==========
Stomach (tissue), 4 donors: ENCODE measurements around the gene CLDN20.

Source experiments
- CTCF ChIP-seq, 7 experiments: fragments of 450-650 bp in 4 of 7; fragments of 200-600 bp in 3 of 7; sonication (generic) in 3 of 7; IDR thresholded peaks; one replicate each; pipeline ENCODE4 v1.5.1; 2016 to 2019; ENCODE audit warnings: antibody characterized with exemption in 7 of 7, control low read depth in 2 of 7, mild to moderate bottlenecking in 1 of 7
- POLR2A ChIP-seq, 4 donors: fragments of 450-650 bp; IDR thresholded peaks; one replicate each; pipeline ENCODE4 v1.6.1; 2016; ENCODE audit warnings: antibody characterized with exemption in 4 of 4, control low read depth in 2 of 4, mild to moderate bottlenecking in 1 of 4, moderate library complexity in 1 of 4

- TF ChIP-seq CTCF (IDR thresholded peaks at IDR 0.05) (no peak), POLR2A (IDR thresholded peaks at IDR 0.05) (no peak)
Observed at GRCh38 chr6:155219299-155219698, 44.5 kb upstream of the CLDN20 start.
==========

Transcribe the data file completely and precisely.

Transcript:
Stomach (tissue), 4 donors: ENCODE measurements around the gene CLDN20.

Source experiments
- CTCF ChIP-seq, 7 experiments: fragments of 450-650 bp in 4 of 7; fragments of 200-600 bp in 3 of 7; sonication (generic) in 3 of 7; IDR thresholded peaks; one replicate each; pipeline ENCODE4 v1.5.1; 2016 to 2019; ENCODE audit warnings: antibody characterized with exemption in 7 of 7, control low read depth in 2 of 7, mild to moderate bottlenecking in 1 of 7
- POLR2A ChIP-seq, 4 donors: fragments of 450-650 bp; IDR thresholded peaks; one replicate each; pipeline ENCODE4 v1.6.1; 2016; ENCODE audit warnings: antibody characterized with exemption in 4 of 4, control low read depth in 2 of 4, mild to moderate bottlenecking in 1 of 4, moderate library complexity in 1 of 4

- TF ChIP-seq CTCF (IDR thresholded peaks at IDR 0.05) (no peak), POLR2A (IDR thresholded peaks at IDR 0.05) (no peak)
Observed at GRCh38 chr6:155219299-155219698, 44.5 kb upstream of the CLDN20 start.